Amendments

Watch these videos and review all of these resources to better understand the process of how an amendment is proposed, passed, and ratified according to the Constitution of the United States of America. Each student in this class will propose an amendment on the Propose an Amendment to the Constitution Senator Slide and then collaborate as a Committee in the class (if possible) using the Propose an Amendment to the Constitution Slides.

"The Constitution is based on the principle of popular sovereignty. As the text says, “Exercising the right to vote is probably the most important responsibility of a citizen,” but U.S. citizens do not get to vote directly on either laws or Constitutional amendments; these are both done through their elected representatives at the local, state, and national levels. Despite this, citizen engagement can and does have an impact on the lawmaking and Constitutional amendment process. Have students find out about a proposed Constitutional amendment, or devise their own proposal for a new amendment, and instruct them to devise a plan for citizens to take action to get that amendment passed by Congress and the states" (McGraw-Hill IJ 6 - Citizenship Taking Action - The Constitution p 172)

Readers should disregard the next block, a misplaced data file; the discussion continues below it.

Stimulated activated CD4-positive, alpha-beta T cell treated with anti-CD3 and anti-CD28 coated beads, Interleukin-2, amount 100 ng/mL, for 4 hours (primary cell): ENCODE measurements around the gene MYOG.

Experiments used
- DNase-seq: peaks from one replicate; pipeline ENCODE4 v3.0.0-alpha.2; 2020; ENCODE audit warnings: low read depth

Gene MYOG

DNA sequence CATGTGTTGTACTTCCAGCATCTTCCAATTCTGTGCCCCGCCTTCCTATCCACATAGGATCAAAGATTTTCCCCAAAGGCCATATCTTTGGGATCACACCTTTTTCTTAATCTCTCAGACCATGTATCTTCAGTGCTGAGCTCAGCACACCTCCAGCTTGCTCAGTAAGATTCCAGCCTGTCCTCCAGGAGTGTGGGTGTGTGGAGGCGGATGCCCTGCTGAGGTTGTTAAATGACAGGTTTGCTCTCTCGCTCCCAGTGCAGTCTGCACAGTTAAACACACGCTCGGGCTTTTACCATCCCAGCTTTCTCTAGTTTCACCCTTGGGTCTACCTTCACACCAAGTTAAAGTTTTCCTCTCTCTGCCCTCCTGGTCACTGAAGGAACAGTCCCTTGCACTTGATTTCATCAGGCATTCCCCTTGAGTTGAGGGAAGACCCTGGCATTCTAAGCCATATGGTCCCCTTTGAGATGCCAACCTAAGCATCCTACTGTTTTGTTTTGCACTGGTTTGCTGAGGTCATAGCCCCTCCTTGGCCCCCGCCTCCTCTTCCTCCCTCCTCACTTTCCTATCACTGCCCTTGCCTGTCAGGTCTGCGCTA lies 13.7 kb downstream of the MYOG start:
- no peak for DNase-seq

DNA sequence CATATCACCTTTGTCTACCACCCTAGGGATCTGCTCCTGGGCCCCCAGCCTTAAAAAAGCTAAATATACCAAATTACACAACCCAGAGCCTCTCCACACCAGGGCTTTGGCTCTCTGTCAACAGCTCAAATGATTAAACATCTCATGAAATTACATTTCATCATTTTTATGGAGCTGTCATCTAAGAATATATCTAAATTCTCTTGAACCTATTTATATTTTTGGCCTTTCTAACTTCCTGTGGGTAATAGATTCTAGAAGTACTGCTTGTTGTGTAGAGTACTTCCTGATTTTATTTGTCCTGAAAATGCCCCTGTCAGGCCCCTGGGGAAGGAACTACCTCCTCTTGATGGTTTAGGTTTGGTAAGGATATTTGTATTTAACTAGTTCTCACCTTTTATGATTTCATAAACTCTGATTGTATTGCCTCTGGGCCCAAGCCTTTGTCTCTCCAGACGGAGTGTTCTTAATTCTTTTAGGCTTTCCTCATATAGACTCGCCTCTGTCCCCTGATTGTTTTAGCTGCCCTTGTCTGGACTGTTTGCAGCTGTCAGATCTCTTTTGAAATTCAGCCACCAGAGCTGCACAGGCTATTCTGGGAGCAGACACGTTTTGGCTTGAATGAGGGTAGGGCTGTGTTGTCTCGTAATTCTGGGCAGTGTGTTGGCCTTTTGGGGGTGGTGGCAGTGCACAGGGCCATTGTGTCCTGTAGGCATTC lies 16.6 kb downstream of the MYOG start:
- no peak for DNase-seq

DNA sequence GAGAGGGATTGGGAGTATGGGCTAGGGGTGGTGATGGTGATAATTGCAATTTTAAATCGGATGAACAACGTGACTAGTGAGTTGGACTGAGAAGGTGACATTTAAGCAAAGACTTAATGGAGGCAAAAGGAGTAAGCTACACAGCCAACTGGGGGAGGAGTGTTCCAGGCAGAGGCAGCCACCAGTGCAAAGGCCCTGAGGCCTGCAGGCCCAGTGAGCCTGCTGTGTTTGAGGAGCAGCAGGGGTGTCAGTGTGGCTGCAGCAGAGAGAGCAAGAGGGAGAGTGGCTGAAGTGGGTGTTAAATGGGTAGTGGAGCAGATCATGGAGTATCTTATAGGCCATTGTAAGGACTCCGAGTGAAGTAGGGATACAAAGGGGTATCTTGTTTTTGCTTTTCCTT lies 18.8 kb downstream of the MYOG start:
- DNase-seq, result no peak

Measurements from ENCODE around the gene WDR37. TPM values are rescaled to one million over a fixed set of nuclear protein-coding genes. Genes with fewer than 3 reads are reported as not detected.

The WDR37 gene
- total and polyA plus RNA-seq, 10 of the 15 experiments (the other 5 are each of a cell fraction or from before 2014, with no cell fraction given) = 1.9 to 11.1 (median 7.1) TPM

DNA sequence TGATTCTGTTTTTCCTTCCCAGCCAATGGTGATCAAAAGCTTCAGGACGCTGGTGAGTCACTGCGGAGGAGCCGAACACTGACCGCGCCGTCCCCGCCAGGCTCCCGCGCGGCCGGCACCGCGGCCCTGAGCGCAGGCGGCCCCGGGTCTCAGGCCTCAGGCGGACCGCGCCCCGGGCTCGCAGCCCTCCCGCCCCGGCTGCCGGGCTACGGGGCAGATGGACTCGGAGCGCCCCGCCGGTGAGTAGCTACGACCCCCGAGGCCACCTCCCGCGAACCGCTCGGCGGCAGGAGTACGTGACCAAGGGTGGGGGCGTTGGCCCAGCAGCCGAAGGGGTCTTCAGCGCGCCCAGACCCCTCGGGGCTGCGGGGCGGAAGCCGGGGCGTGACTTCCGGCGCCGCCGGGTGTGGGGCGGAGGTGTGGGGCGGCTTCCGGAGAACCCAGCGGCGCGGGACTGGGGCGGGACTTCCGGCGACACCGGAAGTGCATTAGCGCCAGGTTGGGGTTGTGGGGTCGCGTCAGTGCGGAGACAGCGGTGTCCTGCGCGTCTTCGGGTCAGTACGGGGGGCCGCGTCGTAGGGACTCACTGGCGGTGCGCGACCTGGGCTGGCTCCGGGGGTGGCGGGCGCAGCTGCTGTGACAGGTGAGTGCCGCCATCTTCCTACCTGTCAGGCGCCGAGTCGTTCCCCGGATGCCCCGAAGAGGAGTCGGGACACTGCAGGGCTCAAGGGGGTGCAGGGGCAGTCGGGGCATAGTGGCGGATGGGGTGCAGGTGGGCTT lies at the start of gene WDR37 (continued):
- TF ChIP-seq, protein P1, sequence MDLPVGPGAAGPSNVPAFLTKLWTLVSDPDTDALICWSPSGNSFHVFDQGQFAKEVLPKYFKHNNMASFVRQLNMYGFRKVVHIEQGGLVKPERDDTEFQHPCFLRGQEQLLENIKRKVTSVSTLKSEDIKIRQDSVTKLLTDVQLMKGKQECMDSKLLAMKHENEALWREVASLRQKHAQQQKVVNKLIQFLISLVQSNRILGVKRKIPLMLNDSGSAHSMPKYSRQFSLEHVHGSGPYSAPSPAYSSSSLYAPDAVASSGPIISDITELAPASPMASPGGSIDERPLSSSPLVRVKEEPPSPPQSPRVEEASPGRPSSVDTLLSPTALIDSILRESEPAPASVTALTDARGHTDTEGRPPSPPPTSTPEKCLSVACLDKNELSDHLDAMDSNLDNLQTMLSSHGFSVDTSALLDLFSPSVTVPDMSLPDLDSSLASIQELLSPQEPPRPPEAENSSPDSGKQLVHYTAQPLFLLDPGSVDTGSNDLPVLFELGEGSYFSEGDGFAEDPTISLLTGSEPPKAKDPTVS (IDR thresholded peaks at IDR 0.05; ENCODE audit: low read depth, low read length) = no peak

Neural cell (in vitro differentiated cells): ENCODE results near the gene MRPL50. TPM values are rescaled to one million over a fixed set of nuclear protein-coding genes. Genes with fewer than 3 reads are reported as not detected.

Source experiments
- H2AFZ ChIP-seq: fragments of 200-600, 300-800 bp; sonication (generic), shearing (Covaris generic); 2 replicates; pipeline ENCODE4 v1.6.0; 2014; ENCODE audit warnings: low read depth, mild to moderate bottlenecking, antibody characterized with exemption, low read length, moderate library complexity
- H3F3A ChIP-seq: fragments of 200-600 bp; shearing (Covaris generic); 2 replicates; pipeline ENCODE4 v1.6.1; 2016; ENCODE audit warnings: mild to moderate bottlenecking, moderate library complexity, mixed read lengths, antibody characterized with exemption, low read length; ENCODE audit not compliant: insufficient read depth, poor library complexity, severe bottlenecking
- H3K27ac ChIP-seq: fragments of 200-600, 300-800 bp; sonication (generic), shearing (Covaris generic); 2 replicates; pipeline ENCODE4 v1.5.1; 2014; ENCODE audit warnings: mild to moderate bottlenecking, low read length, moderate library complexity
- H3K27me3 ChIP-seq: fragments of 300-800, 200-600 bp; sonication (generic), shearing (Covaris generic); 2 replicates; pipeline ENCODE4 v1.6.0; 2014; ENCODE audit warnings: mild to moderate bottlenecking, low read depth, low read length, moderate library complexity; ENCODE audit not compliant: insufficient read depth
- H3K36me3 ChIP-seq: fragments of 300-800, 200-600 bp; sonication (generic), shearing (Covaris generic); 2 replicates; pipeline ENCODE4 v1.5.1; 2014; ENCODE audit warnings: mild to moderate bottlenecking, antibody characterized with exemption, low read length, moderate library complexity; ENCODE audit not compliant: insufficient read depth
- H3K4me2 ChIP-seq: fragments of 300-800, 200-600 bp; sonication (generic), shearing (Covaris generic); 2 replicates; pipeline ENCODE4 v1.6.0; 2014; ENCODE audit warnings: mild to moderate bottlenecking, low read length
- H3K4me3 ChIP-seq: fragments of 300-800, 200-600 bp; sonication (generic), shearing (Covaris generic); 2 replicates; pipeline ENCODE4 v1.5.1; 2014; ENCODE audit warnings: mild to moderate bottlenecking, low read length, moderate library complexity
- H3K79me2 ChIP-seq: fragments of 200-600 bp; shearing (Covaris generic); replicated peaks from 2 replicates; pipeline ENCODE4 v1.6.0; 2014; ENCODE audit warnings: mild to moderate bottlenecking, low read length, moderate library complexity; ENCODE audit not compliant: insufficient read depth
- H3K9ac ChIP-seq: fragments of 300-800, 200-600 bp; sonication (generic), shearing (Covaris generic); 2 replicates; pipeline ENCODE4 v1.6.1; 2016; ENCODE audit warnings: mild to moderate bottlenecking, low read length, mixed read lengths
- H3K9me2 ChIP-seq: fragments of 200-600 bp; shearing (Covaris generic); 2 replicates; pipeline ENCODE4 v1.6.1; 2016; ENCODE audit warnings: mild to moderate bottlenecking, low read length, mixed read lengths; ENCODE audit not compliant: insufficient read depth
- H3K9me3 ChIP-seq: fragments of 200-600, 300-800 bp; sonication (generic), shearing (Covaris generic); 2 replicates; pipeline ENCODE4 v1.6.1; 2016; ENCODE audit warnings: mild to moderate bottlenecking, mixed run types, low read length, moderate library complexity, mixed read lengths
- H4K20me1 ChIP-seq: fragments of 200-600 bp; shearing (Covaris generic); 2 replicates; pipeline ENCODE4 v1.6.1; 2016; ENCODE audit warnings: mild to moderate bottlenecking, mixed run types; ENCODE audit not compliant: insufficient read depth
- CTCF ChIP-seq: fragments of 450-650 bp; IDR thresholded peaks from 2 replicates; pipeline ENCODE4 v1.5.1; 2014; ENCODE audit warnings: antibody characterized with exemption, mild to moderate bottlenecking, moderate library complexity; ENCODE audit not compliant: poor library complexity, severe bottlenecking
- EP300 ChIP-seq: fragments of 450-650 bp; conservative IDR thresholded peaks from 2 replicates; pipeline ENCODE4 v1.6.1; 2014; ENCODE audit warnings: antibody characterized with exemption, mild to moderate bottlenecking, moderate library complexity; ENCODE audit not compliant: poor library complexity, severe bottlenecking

Propose an Amendment to the Constitution Senator Slide - COPY
Propose an Amendment to the Constitution - COPY